Mahout is project name for machine learning libraries for data in Hadoop. Essentially these are AI (Artificial Intelligence) techniques to build insights from the data, primarily: 'Recommendations', 'Classification' and 'Clustering'
This is a large scale 'log collection' framework while monitoring large distributed systems.
Flume is a service for collecting and aggregating large amount of 'streaming' data into HDFS. It is key in abstracting spikes in the rate of incoming data streams and can stream from multiple sources into Hadoop for analysis.
Spark is a in-memory cluster/distributed computing framework (similar to Map Reduce). Spark utilizes the OS buffer cache for data processing and hence in several use-cases several times faster than Hadoop Map-Reduce. While Map-Reduce writes to the disk and well suited for large data sets (common with ETL type of operation), Spark performs well with iterative data operations involving smaller data sets (especially machine learning algorithms). Spark support Scala, Java and Python.
Apache Hue provides the much sought after simplicity to perform common Hadoop operations through a common web user interface. From loading the data, to viewing and analyzing the data, hue offers a one stop UI to perform all the required steps.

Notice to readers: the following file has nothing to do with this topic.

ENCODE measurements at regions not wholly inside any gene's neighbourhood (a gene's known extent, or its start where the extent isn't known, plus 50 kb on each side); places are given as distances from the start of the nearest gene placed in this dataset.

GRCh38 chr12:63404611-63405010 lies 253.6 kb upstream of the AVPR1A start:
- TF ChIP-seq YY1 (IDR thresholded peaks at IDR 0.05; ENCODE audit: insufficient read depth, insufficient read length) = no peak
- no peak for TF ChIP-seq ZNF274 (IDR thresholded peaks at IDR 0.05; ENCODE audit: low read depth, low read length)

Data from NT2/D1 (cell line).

In this blog I try to outline some of my learnings building a
managed cloud service ‘cloud-first’ and wanted to reflect and contrast against
the traditional on-premise development model. The views in this article are my
own, so feedback, comments are welcome
On-Premise/Traditional Product Development Traditional on-prem software development often revolved on the core
premises of Develop-Test-Deliver. Serviceability
(read as trace-ability, logging) although critical in any enterprise class
product, is often refined re-actively based on the nature of issues encountered
from the field. With the ability to ‘later’ release new versions of the product,
it is considered acceptable to have this improved upon in future
increments/versions. Automated Validation, Continuous
Integration although critical, is often looked upon as ‘process
optimization’ and ‘good to have’ towards improving product quality and
development efficiency. Since on-premise software release cycles typically
spans several wee…
IBM Watson is a cognitive computing system with natural language based analytics capabilities. Watson first shot to fame when it defeated the reigning champions in a game a jeapordy on live television. Jeapordy is a form of quiz which contestants are presented with general knowledge clues in the form
of answers, and must phrase their responses in question form.
The game showcased how Watson is able to handle not just a breadth of complex questions but also understand and respond to metaphors and puns in the questions.
What makes Watson different?
1) Can understand natural language: Can decipher data from natural language text sources including wikis, web pages, tweets...
2) Can learn from past results and improve: Gets better and able to learn from past mistakes.
3) Is domain agnostic: Not built for any specific area of business/domain.
It reminded me of the DIKW pyramid and the definition of 'Wisdom' in the context of computer systems: